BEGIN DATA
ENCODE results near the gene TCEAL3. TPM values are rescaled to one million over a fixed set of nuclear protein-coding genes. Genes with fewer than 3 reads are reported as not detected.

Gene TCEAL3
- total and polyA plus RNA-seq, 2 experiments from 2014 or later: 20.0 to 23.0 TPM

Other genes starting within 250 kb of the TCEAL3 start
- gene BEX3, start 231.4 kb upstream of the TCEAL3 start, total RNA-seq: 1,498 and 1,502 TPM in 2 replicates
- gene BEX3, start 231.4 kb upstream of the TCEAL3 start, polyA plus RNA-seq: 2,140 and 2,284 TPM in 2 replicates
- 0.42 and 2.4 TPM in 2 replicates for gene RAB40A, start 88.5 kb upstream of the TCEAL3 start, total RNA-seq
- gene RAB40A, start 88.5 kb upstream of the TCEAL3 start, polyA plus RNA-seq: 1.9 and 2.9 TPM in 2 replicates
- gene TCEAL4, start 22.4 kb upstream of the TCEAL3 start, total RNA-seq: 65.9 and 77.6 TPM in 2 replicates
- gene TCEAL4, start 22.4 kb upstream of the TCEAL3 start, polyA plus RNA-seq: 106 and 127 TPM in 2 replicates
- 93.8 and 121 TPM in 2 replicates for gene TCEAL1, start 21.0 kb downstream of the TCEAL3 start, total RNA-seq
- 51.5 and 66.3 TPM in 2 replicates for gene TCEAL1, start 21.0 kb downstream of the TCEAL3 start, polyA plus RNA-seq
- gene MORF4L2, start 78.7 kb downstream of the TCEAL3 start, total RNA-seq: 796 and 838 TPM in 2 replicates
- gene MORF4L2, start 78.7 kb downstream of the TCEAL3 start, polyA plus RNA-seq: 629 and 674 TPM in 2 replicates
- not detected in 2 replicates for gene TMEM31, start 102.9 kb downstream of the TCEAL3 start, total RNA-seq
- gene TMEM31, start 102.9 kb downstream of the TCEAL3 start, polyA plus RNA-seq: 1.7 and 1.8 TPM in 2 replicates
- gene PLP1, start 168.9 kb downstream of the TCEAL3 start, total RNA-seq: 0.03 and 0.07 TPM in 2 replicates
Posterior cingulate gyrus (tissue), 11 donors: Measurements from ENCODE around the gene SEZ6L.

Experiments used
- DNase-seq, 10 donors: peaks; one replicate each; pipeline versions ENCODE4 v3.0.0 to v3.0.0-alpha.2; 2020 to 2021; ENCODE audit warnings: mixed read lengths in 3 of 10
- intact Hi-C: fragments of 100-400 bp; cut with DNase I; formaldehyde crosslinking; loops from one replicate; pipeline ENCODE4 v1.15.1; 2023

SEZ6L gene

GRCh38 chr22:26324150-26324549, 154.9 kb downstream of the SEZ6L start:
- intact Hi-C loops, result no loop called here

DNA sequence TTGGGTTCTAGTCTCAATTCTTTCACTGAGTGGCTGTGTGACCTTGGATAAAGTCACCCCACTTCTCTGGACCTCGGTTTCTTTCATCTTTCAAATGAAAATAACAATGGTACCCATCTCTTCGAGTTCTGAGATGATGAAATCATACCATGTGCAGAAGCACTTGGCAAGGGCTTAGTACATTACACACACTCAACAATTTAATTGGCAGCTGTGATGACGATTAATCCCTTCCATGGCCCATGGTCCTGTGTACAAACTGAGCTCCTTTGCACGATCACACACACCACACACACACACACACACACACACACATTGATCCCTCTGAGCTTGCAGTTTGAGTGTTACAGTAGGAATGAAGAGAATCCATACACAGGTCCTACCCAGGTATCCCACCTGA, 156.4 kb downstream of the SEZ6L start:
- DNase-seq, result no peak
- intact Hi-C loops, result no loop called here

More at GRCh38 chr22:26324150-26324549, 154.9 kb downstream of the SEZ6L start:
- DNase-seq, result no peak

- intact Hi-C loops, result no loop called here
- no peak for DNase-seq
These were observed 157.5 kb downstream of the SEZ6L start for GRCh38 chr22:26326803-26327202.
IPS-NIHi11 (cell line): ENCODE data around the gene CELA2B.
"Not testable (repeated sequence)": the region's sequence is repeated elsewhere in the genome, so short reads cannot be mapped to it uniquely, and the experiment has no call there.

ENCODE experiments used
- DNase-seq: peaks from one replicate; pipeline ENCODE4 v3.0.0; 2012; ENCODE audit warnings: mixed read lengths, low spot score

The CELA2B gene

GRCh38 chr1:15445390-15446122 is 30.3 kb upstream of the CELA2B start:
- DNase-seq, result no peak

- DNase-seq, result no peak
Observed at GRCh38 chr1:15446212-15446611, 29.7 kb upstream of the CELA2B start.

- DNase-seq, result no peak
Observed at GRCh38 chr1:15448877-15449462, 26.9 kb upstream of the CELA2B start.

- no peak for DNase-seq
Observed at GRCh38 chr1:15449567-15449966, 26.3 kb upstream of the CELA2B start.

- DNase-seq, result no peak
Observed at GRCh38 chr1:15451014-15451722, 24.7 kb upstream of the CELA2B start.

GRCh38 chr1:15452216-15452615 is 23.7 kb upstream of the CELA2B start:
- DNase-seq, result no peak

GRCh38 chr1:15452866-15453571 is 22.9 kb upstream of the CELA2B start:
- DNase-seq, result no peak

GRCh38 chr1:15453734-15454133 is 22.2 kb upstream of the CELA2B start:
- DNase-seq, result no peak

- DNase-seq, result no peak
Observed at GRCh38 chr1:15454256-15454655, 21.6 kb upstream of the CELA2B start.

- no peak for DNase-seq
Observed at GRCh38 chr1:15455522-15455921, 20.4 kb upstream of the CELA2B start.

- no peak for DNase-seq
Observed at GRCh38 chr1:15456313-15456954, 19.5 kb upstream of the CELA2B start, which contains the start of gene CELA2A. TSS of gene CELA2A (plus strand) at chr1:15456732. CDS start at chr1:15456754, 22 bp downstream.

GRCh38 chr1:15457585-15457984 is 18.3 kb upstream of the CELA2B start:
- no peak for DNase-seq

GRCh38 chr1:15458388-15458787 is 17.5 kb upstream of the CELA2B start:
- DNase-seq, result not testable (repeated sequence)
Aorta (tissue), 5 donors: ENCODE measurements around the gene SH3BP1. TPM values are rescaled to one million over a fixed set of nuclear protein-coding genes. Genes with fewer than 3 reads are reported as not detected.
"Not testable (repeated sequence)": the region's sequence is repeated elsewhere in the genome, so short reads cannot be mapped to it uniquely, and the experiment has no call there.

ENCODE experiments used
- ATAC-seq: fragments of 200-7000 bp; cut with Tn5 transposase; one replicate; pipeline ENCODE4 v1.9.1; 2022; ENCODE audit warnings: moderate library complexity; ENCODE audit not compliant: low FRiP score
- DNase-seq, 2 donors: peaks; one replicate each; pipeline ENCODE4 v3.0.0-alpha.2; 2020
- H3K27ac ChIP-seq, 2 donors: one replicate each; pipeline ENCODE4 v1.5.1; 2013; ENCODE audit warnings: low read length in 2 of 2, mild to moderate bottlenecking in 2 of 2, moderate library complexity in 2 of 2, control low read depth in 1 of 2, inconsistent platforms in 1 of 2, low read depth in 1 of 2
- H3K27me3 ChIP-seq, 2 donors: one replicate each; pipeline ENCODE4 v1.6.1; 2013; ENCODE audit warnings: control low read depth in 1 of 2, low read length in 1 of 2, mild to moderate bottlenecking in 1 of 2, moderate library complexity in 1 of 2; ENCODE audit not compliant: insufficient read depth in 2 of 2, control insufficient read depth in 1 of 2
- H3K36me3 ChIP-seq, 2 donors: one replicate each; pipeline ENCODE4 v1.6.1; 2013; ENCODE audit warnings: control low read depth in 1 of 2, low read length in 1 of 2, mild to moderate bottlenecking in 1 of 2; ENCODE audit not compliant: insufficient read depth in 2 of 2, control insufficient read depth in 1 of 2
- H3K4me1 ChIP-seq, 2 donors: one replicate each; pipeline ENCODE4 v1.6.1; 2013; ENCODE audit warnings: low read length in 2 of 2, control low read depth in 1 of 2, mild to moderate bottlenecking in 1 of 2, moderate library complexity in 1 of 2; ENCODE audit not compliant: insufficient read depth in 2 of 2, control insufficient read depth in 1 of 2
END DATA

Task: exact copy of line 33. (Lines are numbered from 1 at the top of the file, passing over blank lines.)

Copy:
IPS-NIHi11 (cell line): ENCODE data around the gene CELA2B.